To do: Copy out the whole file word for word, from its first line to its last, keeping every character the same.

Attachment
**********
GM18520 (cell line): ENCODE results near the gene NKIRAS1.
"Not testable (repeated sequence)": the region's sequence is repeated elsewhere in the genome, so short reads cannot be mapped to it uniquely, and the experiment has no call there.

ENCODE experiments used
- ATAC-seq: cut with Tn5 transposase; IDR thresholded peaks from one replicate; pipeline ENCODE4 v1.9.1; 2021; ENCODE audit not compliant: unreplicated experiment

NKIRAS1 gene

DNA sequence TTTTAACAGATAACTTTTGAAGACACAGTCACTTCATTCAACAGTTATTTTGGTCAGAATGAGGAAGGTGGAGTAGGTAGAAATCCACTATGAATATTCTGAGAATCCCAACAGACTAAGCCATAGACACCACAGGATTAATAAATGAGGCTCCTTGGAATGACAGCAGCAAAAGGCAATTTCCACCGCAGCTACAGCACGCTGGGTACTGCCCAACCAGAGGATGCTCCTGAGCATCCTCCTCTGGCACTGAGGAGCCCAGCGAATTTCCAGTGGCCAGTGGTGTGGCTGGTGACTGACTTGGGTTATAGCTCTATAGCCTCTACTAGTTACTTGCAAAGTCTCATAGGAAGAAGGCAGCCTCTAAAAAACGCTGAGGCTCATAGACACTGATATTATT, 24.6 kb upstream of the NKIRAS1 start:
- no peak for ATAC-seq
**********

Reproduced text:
GM18520 (cell line): ENCODE results near the gene NKIRAS1.
"Not testable (repeated sequence)": the region's sequence is repeated elsewhere in the genome, so short reads cannot be mapped to it uniquely, and the experiment has no call there.

ENCODE experiments used
- ATAC-seq: cut with Tn5 transposase; IDR thresholded peaks from one replicate; pipeline ENCODE4 v1.9.1; 2021; ENCODE audit not compliant: unreplicated experiment

NKIRAS1 gene

DNA sequence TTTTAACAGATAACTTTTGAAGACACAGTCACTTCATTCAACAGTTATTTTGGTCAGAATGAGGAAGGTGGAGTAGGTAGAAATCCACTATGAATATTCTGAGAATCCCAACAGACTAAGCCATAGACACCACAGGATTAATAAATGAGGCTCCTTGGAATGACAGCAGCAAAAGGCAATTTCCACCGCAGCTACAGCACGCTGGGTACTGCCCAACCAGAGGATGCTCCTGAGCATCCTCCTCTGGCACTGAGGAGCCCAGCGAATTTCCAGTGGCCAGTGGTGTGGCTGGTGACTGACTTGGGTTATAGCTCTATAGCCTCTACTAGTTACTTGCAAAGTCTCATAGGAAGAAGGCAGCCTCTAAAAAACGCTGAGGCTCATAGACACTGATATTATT, 24.6 kb upstream of the NKIRAS1 start:
- no peak for ATAC-seq